Amy Milne-Smith presents, Before Shell Shock: Failed Minds and Failing Men in the 19th century British Military.
Looking at contemporary ideas of insanity and the potential dangers for men at war from the Crimea to the Boer War provides an important context to the voluminous literature on battle fatigue and the First World War. However, any attempt to “find” examples shell shock or PTSD in the nineteenth-century archive is an ill-fated search. Doctors often failed to determine or record the cause of patients’ insanity, and they did not have a vocabulary of trauma. Rather than trying to fit Victorian ideas of lunacy into later diagnostic categories, in this talk Milne-Smith will examine how contemporary military and civilian doctors diagnosed, classified, and treated mentally ill servicemen returning from war on their own terms. These narratives reveal deep anxieties about the potential for British men to maintain their sanity, and their manhood, in Imperial spaces.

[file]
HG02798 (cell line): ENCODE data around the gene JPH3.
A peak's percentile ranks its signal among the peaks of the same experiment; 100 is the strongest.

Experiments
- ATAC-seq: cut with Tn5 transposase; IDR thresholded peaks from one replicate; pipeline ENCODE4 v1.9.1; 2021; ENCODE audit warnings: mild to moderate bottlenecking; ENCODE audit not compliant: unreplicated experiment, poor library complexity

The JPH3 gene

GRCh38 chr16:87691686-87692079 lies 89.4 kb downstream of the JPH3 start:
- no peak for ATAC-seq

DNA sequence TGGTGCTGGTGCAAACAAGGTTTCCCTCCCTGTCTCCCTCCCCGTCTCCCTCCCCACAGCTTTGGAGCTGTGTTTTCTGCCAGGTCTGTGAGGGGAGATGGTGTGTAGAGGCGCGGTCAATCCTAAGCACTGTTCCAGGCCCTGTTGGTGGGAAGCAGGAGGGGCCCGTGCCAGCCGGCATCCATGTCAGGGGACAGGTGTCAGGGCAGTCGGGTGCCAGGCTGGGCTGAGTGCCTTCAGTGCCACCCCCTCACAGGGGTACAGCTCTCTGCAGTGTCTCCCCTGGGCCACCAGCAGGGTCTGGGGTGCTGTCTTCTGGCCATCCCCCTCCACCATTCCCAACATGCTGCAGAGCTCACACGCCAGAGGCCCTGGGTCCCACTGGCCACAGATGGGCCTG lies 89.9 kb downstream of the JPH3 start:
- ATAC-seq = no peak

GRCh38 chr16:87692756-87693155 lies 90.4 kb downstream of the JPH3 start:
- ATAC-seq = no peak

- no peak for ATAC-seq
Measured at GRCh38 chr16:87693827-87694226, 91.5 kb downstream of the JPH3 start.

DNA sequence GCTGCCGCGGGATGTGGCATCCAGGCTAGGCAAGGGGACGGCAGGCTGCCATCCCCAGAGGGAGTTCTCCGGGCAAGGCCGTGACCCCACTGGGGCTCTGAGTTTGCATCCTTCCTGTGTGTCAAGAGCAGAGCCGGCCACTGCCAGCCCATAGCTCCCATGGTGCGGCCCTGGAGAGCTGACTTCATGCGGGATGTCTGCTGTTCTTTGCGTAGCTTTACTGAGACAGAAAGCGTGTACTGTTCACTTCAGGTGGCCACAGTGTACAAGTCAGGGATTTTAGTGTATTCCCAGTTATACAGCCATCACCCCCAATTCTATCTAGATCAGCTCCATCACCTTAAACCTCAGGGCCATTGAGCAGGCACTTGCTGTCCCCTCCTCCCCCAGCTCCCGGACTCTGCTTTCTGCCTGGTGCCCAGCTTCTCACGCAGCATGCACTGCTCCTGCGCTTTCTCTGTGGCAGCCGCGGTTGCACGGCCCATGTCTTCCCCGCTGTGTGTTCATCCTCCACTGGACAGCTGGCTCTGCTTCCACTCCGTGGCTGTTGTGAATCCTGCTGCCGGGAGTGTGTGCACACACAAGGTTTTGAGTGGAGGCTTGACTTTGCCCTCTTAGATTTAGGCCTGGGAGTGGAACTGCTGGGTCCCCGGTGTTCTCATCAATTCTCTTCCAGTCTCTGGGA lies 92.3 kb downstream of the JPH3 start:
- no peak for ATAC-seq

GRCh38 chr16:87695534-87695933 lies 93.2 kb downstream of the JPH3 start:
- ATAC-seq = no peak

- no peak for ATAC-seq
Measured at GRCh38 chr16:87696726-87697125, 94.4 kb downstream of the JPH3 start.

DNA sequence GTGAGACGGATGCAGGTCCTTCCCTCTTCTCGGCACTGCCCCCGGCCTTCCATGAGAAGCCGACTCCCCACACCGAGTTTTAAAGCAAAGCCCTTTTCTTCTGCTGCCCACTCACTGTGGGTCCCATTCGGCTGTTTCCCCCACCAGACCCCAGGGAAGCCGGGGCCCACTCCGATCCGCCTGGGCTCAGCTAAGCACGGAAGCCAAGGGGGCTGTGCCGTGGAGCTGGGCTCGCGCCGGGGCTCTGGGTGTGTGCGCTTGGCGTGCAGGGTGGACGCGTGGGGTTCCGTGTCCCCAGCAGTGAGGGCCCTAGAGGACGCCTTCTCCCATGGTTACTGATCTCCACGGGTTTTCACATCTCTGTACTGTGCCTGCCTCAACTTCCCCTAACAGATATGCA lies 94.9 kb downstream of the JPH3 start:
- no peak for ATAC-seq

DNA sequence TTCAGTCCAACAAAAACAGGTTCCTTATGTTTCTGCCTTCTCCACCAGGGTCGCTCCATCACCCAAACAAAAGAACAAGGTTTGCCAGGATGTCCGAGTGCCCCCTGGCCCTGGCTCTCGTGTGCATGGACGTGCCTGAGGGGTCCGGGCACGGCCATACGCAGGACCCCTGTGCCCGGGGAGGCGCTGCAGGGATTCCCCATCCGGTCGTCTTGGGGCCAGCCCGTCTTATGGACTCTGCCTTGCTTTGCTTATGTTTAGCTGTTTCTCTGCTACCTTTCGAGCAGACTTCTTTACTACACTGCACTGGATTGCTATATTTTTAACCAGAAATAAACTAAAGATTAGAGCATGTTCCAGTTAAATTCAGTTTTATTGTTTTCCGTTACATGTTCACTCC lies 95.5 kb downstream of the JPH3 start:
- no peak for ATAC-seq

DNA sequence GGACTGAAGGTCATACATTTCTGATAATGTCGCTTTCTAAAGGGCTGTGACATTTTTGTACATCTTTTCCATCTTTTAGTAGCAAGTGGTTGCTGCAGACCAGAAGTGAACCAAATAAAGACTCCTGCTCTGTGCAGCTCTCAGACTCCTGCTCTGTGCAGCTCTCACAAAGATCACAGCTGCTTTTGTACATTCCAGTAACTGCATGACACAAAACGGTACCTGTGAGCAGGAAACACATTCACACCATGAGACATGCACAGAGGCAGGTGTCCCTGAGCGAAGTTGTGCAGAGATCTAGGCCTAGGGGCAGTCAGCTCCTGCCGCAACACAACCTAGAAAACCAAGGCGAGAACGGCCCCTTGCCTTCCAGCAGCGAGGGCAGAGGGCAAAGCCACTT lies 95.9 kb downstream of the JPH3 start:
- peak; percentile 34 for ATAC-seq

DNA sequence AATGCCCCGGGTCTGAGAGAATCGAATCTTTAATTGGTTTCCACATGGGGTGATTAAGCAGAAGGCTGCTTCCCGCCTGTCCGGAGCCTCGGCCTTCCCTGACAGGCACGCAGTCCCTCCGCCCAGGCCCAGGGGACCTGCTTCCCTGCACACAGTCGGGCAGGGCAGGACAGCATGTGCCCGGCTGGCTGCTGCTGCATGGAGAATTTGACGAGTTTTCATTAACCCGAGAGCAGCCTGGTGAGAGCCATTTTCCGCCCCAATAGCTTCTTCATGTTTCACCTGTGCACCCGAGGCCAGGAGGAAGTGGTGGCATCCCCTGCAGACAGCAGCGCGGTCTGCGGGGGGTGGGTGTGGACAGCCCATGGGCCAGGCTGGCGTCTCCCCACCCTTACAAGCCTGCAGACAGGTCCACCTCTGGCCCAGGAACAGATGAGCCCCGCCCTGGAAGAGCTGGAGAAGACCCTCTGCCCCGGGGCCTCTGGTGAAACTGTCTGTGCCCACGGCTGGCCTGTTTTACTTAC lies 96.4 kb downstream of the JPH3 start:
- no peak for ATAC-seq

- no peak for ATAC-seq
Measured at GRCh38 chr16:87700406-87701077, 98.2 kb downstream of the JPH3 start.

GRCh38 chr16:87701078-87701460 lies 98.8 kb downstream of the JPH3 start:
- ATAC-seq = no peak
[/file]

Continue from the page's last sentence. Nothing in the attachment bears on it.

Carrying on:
Offered in partnership with the Laurier Centre for Military, Strategic and Disarmament Studies.
Admission by donation.
Amy Milne-Smith is a British historian and Associate Professor at Wilfrid Laurier University and is a Faculty Associate at the Laurier Centre for Military and Strategic Disarmament Studies.
She received her PhD from the University of Toronto and her first book, London Clubland, details the inner life of the gentlemen’s clubs of London. She is currently finishing a book entitled Madmen in the Attic. This talk comes out of her next project exploring nineteenth century British military psychiatry.